Data Evaluation

Mass spectrometric derived datasets were evaluated by searches using Mascot™ (Version 2.1, Matrix Science, London, UK) combined with manual evaluation as well as open mass spectrometry search algorithm (OMSSA) [21] for automated evaluation. In both cases, peak lists were generated from the raw-data format using Analyst 1.4.2 software plug-ins (mascot.dll; Matrix Science/Applied Biosystems). All peaks with intensities below 0.1% of the base peak were omitted, whereas data were centroided in the process. Mass deviance was set to 0.4 Da. A non-redundant human subset of the Swiss-Prot database (version from 11 September 2007, total 566,908 sequences, 34,340 thereof in the human subset, http://www.expasy.ch) was used as a concatenated reversed database for searches with trypsin specified as protease comprising one missed cleavage site. Carbamidomethylation was set as fixed modification and deamidation of asparagine as variable modification. Spectra with a Mascot™ score >34 (significance threshold p < 0.05, false positive rate for total peptide number 1.6%) and valid glycosylation consensus sequence were considered for further manual evaluation. OMSSA results were considered to be significant with an e-value below 0.01, which corresponds to a false positive rate <0.1%.

Results

Enrichment of Glycopeptides by ERLIC

Electrostatic repulsion hydrophilic interaction chromatography as presented by Alpert [16] enables the enrichment of phosphopeptides by interaction of the negatively charged phosphate group with the weak anion exchange matrix overlaid with hydrophilic effects caused by the use of 60% to 70% acetonitrile within the buffer system. Glycopeptides have been demonstrated to exhibit a similar behavior as phosphopeptides in other systems such as strong cation exchange [13, 22] and titanium dioxide chromatography [15, 23]. Indeed, we observed distinct enrichment and separation of glycopeptides by the use of ERLIC.

As expected, the bulk of peptides could be observed in the flow-through fractions from 1 min to 12 min (see Fig. 1). They comprise non-glycosylated peptides, whereas high abundant proteins such as glycoprotein IIb/IIIa clearly dominate the analysis of individual fractions. Beginning with fraction 13–14 but more pronounced after fraction 20, less non-glycopeptides were identified (compare Fig. 2). In turn, the number of peptides that exhibits a +1 Da mass shift for the artificial deamidation by PNGaseF deglycosylation increased up to fraction 35–45 where a ratio of roughly 15 for modified versus non-modified peptides could be observed using automated OMSSA evaluation. This is a comparable enrichment effect to that observed by Kaji et al. using a twofold lectin enrichment procedure. In their study, 16% of the dataset was made up by peptides from highly abundant structural proteins or from unspecific adsorption of peptides to the agarose-based lectin column [8]. Similar shares (17%) were monitored applying strong cation exchange chromatography to platelet plasma membranes [13] prepared by the same aqueous two-phase partitioning system as used in the current study.
Fig. 1

UV-Chromatogram of ERLIC from a platelet plasma membrane fraction. (A, B) The majority of peptides reveals only weak or no interaction with the stationary phase and is detected from min 1—12. It is clear that additional peaks in the later fractions after 13 min can be observed in the magnified view (A). Comparison with a blank run (C) confirms the two major peaks at 26 and 28 min to be artifacts, while mass spectrometry proved the remaining signals to be derived from glycopeptides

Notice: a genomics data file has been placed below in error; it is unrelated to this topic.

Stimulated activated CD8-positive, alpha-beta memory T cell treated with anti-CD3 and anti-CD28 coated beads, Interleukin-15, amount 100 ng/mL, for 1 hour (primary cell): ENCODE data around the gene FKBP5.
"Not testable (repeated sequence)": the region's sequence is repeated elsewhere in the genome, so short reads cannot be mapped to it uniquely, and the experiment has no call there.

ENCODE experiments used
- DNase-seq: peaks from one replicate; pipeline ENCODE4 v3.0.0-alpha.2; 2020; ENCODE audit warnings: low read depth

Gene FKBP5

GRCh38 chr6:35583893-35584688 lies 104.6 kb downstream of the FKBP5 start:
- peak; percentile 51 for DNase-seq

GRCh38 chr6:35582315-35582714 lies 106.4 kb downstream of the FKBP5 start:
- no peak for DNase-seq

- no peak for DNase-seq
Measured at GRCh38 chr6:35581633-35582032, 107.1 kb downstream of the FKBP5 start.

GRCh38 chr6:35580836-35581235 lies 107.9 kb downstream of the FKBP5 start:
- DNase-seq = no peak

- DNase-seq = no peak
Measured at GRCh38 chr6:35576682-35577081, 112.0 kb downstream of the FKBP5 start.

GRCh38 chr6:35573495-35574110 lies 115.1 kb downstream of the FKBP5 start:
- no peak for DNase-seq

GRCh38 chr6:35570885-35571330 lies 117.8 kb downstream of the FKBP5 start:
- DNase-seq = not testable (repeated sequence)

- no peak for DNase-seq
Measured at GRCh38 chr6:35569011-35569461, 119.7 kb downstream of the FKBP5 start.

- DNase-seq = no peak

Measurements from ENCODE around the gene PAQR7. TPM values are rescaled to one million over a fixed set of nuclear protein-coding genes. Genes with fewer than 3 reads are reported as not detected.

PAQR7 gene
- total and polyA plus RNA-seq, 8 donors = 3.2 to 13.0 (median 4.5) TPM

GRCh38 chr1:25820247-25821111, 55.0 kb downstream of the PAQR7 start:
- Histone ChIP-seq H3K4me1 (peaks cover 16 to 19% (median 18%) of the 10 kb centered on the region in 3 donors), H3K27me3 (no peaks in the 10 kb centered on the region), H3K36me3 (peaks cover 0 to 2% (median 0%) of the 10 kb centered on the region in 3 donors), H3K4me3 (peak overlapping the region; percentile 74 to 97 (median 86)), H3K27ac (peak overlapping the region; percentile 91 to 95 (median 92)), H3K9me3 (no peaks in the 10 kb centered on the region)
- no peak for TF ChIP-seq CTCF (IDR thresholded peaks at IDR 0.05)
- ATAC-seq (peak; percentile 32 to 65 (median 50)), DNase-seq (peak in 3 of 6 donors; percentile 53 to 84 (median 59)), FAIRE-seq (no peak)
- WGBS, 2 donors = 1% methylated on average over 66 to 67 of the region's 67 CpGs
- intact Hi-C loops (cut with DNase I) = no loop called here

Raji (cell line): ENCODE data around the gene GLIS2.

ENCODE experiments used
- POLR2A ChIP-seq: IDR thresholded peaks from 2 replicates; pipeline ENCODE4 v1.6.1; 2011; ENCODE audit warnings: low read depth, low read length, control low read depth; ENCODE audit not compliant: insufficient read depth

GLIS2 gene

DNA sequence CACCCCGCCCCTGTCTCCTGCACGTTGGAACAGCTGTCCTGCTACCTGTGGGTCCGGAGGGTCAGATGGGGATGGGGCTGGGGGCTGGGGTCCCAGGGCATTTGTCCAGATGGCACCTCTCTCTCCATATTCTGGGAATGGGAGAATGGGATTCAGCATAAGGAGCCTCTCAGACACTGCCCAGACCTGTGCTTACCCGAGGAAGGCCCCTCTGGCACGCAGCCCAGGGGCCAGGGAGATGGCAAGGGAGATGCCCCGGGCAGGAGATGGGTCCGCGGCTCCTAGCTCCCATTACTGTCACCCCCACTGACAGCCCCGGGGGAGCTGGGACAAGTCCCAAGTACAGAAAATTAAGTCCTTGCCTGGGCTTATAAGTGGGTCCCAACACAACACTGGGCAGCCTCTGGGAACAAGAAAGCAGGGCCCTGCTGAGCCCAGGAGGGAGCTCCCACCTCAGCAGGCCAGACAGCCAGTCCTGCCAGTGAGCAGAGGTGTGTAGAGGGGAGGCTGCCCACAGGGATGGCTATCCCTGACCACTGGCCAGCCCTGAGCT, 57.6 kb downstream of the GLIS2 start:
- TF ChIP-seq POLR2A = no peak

Fig. 2

Distribution of deamidated and unmodified peptides identified during MS-based sequencing of ERLIC fractions from min 14 to min 57

Nevertheless, the main difference between ERLIC and SCX-based enrichment of glycopeptides is the elution of glycopeptides in distinct fractions in the ERLIC mode. Most of the detected glycopeptides elute as broad peaks in time frames over 5–6 min. As could be deduced from the artifact peaks, as well as from minor peaks within the gradient (Fig. 1), this elution window seems rather large. It could either be caused by inferior chromatographic conditions resulting in tailing of peaks; more probably, the presence of glycan isoforms attached to the same peptide moiety contributes to the observed peak broadening. Detailed analysis of ovalbumin, e.g., resulted in the elucidation of 18 glycan isoforms attached to the single glycosylation site N293 by Harvey et al. [24]. Assuming a selective adsorption and desorption of individual glycan isoforms from the polyWAX resin, peak broadening might therefore be a result of oligosaccharide isoform separation. Moreover, the behavior of different glycopeptides (and their potential isoforms) varied to a high degree during gradient elution. Whereas the peptide K.YSL#NSTTWK.V of C-C chemokine receptor type 4 could only be observed in fraction 36, the peptide R.LGGW#NITGPWAK.D of endothelin-converting enzyme 1 was detected in five adjacent fractions (32 to 36) and lastly R.LRPDDSK#NFSIQVR.Q of integrin beta-3 was found throughout the gradient (fractions 21–27, 31, 33, 35–46) (Fig. 3). The extended elution time width of the integrin beta-3 peptide would argue for an extremely heterogeneous glycosylation profile, whereas peptides from endothelin-converting enzyme 1 and C-C chemokine receptor type 4 would support minor heterogeneity of their glycosylation sites. In addition to potential differences caused by the glycan part, the peptide moiety seems to influence the elution behavior as well. In case of integrin beta-1 peptides K.DTCTQECSYF#NITK.V (fractions 38–44) and K.KDTCTQECSYF#NITK.V (fractions 33, 34, 39, 45–47, 49) as well as platelet glycoprotein 4 peptides K.#NCTSYGVLDISK.C (fractions 36,37, 39–42) and K.IISK#NCTSYGVLDISK.C (fractions 40–46, 48) the missed cleavage site resulted in a shift to later retention times of roughly 5 min.